Emerson Network Power has reported that electrical codes should more strongly address the location of onsite power gear in a building to better protect the public during disasters such as Superstorm Sandy.
More than eight million utility customers lost electrical power as a result of the superstorm's devastating impact.
A white paper that explains the crucial issues affecting the location of onsite power gear and how they could be resolved now is available for download at www.Ascoapu.com. It's essential information for engineering and facilities managements that follow evolving codes and standards.
Bhavesh Patel, director of marketing at Emerson Network Power’s ASCO Power business said, "Electrical equipment making bodies and authorities having jurisdiction must work more closely. While much of the necessary language exists in codes affecting onsite power, it's impractical to implement the code for reliability only. Code implementation needs a common sense approach that balances all the factors affecting the location of onsite power gear. Language in NFPA 70, 99 and 110 tends to 'suggest' rather than 'require' equipment be protected against flooding. A number of consulting engineers agree.
Tom Divine, senior engineer and project manager, Smith Seckman Reid Inc., Houston, said, “The codes are not terribly detailed. They suggest placing generators with an eye toward a list of possible disasters. But they just give you a list and don’t tell you much. Every segment of the country has its own kind of disasters."
Ken Lovorn, president, Lovorn Engineering Assoc., Pittsburgh, said, "I don’t think they [the codes] go far enough. They talk about not putting life safety branch and critical branch wiring in the same raceway.* But they don’t talk about having physical separation that’s distant enough to really prevent a simultaneous outage...there’s nothing to prevent you from having the generator, switchgear, and the paralleling gear in the basement. The industry needs more regulation, more codes.”
David Sandalow, acting undersecretary of energy, and assistant secretary for policy and international affairs, advocated a solution. At a Columbia University Energy Symposium held after the superstorm, he said, “In flood zones, critical electrical equipment such as breaker boxes and building connections should not be in basements or on ground floors. This point may seem obvious, but this basic vulnerability is found in thousands of buildings in low-lying areas. Building codes in general do not address this.”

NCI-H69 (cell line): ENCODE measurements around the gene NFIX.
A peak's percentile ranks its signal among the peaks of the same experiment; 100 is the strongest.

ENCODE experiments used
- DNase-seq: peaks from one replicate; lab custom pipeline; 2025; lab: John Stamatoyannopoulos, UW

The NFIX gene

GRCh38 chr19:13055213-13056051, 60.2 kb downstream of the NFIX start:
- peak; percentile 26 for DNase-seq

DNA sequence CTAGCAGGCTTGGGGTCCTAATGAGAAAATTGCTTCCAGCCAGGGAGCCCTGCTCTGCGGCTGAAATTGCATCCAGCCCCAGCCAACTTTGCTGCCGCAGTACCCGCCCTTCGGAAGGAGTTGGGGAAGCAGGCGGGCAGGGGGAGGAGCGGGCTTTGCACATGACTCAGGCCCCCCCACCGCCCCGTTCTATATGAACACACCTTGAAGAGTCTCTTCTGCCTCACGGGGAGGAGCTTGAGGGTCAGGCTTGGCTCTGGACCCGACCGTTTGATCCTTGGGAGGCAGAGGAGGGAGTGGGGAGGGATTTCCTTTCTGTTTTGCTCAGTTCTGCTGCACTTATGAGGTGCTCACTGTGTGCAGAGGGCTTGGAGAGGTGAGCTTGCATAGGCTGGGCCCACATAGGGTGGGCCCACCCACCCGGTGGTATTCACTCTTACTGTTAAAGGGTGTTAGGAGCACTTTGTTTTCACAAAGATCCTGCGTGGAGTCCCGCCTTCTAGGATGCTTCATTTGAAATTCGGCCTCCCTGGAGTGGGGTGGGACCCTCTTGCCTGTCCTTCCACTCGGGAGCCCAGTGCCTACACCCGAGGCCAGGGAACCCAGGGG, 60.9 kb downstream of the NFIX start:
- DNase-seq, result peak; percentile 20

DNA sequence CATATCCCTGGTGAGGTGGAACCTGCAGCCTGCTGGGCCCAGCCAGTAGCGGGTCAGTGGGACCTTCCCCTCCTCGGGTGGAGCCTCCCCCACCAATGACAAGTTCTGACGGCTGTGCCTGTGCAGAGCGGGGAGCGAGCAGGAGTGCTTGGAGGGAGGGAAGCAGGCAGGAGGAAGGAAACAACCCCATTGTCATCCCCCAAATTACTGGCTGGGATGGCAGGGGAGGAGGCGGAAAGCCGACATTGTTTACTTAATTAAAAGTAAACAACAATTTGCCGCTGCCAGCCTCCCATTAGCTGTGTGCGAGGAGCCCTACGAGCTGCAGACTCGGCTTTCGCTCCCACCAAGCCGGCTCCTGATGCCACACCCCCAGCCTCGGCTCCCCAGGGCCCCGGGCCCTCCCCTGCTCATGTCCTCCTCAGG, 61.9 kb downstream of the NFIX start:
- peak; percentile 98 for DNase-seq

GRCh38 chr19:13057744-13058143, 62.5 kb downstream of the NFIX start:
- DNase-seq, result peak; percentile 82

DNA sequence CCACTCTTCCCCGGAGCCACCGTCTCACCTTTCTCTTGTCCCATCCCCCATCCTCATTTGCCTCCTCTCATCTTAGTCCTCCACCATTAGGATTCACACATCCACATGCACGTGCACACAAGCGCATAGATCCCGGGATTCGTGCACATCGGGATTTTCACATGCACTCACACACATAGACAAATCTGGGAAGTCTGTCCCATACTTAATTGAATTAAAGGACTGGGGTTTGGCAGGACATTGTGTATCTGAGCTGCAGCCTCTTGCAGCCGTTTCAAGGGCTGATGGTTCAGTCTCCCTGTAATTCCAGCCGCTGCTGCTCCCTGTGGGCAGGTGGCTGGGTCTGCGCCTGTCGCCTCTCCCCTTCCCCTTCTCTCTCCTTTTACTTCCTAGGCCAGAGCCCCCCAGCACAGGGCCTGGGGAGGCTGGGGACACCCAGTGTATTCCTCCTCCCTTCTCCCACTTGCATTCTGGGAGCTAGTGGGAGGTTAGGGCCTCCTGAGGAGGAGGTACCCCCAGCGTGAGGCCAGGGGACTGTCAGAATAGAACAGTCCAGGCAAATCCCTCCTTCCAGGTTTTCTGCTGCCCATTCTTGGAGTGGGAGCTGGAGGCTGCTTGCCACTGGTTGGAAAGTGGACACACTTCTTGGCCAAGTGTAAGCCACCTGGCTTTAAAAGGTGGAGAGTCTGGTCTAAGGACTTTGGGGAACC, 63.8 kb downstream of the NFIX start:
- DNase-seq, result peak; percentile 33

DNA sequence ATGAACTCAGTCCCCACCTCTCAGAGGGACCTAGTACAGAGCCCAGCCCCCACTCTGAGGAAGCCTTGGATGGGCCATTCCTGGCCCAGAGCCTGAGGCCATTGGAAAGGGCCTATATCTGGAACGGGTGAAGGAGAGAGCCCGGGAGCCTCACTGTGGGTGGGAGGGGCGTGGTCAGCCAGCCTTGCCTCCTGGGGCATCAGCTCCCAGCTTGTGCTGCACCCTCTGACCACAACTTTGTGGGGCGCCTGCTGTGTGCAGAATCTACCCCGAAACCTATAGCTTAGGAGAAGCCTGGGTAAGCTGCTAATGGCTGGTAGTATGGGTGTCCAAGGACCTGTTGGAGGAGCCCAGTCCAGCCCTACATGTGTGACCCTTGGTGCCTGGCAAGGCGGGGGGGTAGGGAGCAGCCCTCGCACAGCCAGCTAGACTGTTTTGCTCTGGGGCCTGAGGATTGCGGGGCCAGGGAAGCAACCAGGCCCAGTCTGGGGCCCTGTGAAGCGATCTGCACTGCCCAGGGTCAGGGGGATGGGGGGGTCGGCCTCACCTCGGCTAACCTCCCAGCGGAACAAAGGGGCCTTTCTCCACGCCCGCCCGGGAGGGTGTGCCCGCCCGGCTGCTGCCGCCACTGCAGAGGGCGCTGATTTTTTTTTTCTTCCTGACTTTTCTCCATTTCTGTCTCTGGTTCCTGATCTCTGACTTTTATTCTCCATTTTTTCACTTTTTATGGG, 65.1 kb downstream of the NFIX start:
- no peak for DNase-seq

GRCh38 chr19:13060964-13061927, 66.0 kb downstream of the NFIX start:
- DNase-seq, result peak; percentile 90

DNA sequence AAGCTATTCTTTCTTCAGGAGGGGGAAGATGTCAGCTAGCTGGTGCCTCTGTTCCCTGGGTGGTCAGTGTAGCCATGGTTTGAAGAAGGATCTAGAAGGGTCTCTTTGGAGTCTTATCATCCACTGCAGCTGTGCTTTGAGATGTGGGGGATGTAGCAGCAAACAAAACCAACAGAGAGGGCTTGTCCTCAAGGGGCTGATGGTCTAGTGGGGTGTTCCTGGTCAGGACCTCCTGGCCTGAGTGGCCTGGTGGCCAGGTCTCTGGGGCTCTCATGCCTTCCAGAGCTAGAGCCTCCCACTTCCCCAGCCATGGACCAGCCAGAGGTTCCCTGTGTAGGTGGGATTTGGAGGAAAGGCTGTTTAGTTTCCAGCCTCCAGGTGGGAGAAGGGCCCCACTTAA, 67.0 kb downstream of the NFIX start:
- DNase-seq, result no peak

In fact, the location of onsite power equipment was a serious problem in New York City.
At Bellevue Hospital Center, for example, the emergency gen-sets on the 13th floor had been operational, but fuel pumps that fed them were in the flooded basement, according to The New York Times. Because water and electrical equipment don't mix, fuel issues prevented the gen-sets from continuing to operate.
The flagship public hospital and the premier trauma center in Manhattan, which has been at the top of the list to receive patients evacuated from other healthcare facilities when disasters struck, had to evacuate more than 300 of their own patients due to power loss.
NFPA 99: Health Care Facilities Code, Annex B: Additional Explanatory Notes, paragraph B.220.127.116.11, 2012 edition, states: “Flooding into a facility’s lower levels where utilities are often housed results in a disruption of these services.” Paragraph B.18.104.22.168 states, “Power is lost typically as a result of high winds and flooding. Generators and transfer switches have been lost due to their location below the high water mark.” Annex B offers observations and suggestions—not requirements.
Sandalow said, “Our work together must begin long before disaster strikes. There is always room for improvement, and Sandy has illustrated ways our energy systems are still vulnerable to disruption.”